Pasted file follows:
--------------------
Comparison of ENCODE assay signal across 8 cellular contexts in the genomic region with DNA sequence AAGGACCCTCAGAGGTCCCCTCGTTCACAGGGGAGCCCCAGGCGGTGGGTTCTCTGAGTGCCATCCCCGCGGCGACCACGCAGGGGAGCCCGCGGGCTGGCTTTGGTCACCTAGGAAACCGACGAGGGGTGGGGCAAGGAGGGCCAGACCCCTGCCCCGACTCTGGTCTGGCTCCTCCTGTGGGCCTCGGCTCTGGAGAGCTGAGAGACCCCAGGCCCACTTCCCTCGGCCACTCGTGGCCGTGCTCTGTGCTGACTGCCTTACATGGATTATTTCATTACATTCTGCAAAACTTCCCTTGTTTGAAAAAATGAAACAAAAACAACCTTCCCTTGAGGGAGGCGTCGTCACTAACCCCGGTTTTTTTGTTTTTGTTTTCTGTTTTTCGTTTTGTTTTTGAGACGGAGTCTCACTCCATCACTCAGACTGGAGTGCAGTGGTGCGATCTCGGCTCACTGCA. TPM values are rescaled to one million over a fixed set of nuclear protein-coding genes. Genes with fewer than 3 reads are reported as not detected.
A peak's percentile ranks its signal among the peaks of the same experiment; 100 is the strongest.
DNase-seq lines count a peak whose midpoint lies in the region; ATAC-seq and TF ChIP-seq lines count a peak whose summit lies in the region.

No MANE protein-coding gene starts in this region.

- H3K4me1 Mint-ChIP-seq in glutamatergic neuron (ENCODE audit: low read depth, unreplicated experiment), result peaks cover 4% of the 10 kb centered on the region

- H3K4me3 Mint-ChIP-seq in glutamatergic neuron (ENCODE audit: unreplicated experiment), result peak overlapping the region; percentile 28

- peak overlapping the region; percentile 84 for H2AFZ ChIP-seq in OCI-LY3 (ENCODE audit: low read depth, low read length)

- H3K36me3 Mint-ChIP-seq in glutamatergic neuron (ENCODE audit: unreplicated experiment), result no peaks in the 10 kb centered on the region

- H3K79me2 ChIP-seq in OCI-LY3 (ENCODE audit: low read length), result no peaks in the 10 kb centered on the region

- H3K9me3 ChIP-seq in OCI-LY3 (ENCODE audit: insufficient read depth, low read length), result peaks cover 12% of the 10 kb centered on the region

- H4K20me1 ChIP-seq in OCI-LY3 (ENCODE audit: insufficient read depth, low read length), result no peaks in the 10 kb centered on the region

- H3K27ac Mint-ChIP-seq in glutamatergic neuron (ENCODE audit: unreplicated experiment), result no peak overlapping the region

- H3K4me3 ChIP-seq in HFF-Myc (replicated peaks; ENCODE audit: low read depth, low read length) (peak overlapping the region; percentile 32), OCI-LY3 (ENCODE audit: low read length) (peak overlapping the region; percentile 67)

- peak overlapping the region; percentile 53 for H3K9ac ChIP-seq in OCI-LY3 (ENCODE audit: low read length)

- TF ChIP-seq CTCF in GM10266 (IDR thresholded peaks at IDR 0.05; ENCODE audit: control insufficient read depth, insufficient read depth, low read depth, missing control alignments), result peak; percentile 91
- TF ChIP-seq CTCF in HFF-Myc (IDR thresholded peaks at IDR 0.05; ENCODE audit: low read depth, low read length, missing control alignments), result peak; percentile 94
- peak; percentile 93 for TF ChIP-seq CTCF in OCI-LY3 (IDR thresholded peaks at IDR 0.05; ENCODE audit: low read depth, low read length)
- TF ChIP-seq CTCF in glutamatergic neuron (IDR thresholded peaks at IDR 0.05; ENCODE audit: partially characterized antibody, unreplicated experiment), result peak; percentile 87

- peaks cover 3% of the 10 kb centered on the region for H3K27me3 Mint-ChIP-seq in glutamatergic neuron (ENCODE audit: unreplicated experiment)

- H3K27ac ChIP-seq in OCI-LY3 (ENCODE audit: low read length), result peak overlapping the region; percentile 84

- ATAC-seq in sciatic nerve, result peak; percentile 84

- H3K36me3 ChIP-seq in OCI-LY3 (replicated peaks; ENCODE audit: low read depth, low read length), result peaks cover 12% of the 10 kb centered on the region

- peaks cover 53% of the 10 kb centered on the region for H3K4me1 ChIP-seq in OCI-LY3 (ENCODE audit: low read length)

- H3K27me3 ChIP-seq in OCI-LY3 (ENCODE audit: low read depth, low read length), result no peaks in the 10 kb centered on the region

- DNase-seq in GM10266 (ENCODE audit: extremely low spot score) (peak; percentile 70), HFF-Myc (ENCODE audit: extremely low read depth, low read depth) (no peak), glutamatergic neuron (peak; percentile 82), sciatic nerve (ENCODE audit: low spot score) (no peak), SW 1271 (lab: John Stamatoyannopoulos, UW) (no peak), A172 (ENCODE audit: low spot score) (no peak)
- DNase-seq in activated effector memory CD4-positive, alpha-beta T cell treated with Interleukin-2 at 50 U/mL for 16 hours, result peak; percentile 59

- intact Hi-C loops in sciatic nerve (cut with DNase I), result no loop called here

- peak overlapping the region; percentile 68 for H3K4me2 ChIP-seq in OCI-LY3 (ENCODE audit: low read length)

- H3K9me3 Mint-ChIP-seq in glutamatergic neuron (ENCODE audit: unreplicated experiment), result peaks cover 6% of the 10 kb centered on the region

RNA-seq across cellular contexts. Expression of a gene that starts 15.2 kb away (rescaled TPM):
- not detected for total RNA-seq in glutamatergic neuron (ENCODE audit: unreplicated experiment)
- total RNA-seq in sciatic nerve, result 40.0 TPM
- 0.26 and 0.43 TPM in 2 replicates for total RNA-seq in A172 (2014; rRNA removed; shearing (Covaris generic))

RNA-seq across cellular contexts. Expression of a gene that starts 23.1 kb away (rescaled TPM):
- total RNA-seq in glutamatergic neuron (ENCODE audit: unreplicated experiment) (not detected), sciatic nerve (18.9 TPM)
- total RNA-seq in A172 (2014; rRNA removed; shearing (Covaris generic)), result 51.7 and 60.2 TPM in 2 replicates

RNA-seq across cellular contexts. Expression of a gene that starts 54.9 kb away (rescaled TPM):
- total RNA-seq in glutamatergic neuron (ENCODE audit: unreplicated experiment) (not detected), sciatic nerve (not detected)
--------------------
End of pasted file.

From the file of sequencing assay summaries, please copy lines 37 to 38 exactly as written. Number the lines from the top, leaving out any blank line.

RNA-seq across cellular contexts. Expression of a gene that starts 54.9 kb away (rescaled TPM):
- total RNA-seq in glutamatergic neuron (ENCODE audit: unreplicated experiment) (not detected), sciatic nerve (not detected)